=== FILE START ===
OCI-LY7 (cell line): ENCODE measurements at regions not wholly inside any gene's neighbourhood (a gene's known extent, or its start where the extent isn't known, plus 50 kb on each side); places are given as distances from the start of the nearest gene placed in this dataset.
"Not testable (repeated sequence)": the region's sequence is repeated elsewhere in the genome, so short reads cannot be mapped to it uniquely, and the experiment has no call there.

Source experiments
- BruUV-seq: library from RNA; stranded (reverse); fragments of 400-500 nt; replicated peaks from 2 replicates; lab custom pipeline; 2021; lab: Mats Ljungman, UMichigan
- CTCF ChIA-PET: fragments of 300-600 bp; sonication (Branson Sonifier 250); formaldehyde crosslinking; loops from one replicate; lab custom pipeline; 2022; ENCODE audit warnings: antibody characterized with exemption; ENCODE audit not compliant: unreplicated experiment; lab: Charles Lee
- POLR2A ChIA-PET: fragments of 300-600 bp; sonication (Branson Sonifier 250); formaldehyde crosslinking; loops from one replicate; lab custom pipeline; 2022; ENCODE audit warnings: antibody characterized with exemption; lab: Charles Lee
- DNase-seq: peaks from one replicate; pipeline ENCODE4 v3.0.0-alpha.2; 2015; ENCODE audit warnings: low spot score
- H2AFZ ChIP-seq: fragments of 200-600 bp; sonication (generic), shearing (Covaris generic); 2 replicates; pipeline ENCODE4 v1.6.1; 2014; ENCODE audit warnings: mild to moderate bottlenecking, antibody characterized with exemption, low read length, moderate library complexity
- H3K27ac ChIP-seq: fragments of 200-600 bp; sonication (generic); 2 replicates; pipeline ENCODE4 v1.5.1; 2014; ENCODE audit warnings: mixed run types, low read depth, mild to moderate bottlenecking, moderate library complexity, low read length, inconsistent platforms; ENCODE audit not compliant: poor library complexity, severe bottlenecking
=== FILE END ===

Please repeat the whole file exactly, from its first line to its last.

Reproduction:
OCI-LY7 (cell line): ENCODE measurements at regions not wholly inside any gene's neighbourhood (a gene's known extent, or its start where the extent isn't known, plus 50 kb on each side); places are given as distances from the start of the nearest gene placed in this dataset.
"Not testable (repeated sequence)": the region's sequence is repeated elsewhere in the genome, so short reads cannot be mapped to it uniquely, and the experiment has no call there.

Source experiments
- BruUV-seq: library from RNA; stranded (reverse); fragments of 400-500 nt; replicated peaks from 2 replicates; lab custom pipeline; 2021; lab: Mats Ljungman, UMichigan
- CTCF ChIA-PET: fragments of 300-600 bp; sonication (Branson Sonifier 250); formaldehyde crosslinking; loops from one replicate; lab custom pipeline; 2022; ENCODE audit warnings: antibody characterized with exemption; ENCODE audit not compliant: unreplicated experiment; lab: Charles Lee
- POLR2A ChIA-PET: fragments of 300-600 bp; sonication (Branson Sonifier 250); formaldehyde crosslinking; loops from one replicate; lab custom pipeline; 2022; ENCODE audit warnings: antibody characterized with exemption; lab: Charles Lee
- DNase-seq: peaks from one replicate; pipeline ENCODE4 v3.0.0-alpha.2; 2015; ENCODE audit warnings: low spot score
- H2AFZ ChIP-seq: fragments of 200-600 bp; sonication (generic), shearing (Covaris generic); 2 replicates; pipeline ENCODE4 v1.6.1; 2014; ENCODE audit warnings: mild to moderate bottlenecking, antibody characterized with exemption, low read length, moderate library complexity
- H3K27ac ChIP-seq: fragments of 200-600 bp; sonication (generic); 2 replicates; pipeline ENCODE4 v1.5.1; 2014; ENCODE audit warnings: mixed run types, low read depth, mild to moderate bottlenecking, moderate library complexity, low read length, inconsistent platforms; ENCODE audit not compliant: poor library complexity, severe bottlenecking